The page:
The third step is to simply practice Sabbath and make time for it.  Henri Nouwen wrote that we talk and think often about God, but our hearts are far from God (he called this notion the “crisis of our prayer life”).  Eventually, we have to stop reading, talking, doing, and ministering.  We have to put everything down and push everything aside . . .and simply do Sabbath…

“Be still and know that I am God.”

To add words to that verse is to realize that there is nothing more to say, to come upon “a different kind of failure” (T. S. Eliot).

III.

Exercise 1: Sit in silence for 5 minutes.  Introduce time with music for several minutes and keep time thereafter (officially starting your 5 minutes) with an alarm clock (this keeps you from looking at your watch or a clock and lets you rest easy).

Exercise 2:  Write down your weekly schedule for each hour of each day, Sunday through Saturday.  Include routine activities and family/personal obligations.  Do you pencil in Sabbath?  If so, where?

Exercise 3: Consider these questions for reflection:

  • Where do you lack Sabbath in your weekly schedule?
  • How do you practice Sabbath?  When?
  • How does your family play a part in your Sabbath?
  • What decisions and commitments do you need to make in order to reclaim Sabbath?

Resources:

Walter Brueggemann, The Word Militant: Preaching a Decentering World (Minneapolis: Fortress Press, 2010), p. 96.

Mark Burrows, “‘Raiding the Inarticulate’: Mysticism, Poetics, and Unlanguageable,” in Minding the Spirit, ed. Elizabeth Dreyer and Mark Burrows (Baltimore: John Hopkins University Press, 2005), p. 341-361.  (All poetry cited in this article is from Burrow’s essay.)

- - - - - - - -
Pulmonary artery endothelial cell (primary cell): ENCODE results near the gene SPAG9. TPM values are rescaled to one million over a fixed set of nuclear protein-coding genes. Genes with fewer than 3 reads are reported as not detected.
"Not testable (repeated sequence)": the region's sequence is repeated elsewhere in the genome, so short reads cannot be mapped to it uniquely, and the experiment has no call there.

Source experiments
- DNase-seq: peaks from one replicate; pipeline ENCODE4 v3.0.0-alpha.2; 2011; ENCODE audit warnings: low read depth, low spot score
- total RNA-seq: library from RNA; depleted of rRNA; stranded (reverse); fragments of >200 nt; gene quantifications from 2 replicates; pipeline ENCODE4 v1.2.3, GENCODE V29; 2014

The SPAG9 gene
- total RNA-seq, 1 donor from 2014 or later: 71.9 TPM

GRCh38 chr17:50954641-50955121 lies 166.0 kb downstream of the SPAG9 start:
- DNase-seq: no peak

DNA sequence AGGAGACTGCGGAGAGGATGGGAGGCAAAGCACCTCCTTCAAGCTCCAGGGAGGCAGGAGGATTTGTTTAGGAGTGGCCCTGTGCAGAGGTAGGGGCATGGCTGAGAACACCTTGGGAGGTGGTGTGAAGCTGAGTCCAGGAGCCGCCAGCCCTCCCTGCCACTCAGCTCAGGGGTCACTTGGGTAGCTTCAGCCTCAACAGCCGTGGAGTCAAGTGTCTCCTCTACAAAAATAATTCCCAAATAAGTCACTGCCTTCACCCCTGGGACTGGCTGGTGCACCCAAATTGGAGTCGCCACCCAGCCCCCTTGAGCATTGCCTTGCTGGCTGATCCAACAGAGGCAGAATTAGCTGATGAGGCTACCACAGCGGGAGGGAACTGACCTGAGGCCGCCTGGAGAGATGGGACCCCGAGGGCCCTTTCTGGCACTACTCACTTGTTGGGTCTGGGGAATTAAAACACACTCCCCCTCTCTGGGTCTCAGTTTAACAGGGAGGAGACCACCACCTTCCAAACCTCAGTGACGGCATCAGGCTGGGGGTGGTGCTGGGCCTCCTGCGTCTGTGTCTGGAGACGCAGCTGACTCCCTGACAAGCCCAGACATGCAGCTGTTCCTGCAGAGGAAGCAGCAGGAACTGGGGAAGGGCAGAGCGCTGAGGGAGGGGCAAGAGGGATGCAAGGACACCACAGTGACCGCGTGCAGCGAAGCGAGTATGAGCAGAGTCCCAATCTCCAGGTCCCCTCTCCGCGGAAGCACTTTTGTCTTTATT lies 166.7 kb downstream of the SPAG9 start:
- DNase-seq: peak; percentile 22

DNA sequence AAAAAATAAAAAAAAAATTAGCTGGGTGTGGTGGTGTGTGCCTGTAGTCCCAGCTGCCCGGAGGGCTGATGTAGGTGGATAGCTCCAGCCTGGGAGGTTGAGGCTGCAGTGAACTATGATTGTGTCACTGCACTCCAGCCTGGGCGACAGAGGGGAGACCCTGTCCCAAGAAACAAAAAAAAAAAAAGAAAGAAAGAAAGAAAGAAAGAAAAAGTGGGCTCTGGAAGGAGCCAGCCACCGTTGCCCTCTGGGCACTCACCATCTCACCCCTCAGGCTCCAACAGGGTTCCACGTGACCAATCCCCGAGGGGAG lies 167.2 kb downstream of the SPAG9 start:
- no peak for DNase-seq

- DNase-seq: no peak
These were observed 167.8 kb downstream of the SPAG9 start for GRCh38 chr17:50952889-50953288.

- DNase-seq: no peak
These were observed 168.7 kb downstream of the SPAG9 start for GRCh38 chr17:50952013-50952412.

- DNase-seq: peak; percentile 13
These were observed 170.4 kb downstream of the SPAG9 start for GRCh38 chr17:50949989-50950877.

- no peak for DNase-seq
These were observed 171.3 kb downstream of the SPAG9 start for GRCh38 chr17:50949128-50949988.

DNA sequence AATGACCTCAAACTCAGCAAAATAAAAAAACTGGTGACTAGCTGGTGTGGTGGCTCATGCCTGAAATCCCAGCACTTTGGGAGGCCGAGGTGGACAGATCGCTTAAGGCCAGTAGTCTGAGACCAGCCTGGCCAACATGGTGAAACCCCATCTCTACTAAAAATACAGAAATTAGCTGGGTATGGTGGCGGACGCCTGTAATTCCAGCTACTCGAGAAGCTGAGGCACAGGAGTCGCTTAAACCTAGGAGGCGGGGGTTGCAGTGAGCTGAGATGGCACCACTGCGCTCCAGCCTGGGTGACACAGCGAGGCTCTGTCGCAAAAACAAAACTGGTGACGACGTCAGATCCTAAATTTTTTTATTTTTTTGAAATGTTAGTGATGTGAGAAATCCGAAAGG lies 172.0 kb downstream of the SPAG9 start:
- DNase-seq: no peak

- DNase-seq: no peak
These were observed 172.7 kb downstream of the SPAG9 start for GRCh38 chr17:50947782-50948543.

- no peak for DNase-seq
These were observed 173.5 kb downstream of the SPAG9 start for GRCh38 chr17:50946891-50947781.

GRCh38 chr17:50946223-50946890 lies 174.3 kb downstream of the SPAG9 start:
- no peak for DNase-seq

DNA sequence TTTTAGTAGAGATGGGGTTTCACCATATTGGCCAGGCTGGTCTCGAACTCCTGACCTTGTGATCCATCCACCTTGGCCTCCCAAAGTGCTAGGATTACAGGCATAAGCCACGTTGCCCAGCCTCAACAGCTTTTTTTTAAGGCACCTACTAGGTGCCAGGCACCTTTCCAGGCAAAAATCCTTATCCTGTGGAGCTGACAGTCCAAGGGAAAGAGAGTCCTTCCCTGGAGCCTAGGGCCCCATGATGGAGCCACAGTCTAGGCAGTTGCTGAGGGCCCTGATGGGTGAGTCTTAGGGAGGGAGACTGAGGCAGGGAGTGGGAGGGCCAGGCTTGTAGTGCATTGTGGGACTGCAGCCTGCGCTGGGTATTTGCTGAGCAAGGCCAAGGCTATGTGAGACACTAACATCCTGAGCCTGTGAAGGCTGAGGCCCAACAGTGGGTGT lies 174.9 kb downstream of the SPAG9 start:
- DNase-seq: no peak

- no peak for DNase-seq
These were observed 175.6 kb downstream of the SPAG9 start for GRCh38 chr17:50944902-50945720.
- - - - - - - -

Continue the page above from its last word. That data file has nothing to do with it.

Henri Nouwen, The Way of the Heart (New York: Ballantine, 1981).

Brother Lawrence, The Practice of the Presence of God (Grand Rapids: Baker, 1958).

(Author’s note: This was written for presentation at a pastor’s retreat, going on in mid-April 2013.)

Give it a Rest: Sabbaticals as a Spiritual Discipline

Last week, I was greeted by some raised eyebrows when I announced at church that I was taking a mini-Sabbatical during the month of November.  The idea of a Sabbatical is a bit foreign in Baptist life, so I understand my congregation’s concern; however, taking a Sabbatical is an important part of a minister’s spiritual growth.  It can be a healthy part of a churchgoer’s spiritual growth as well.

The word sabbatical comes from the word, Sabbath, and points back to day seven of creation when God rested.  Sabbath was important enough to make the Ten Commandments: Remember the Sabbath day (Ex 20:8).

In ministry as in the academy, taking a Sabbatical means literally to “depart” to pursue short-term goals that bring invigoration.  Many participate in various projects, such as doing research abroad, taking time to write a book or reevaluating a vision for ministry.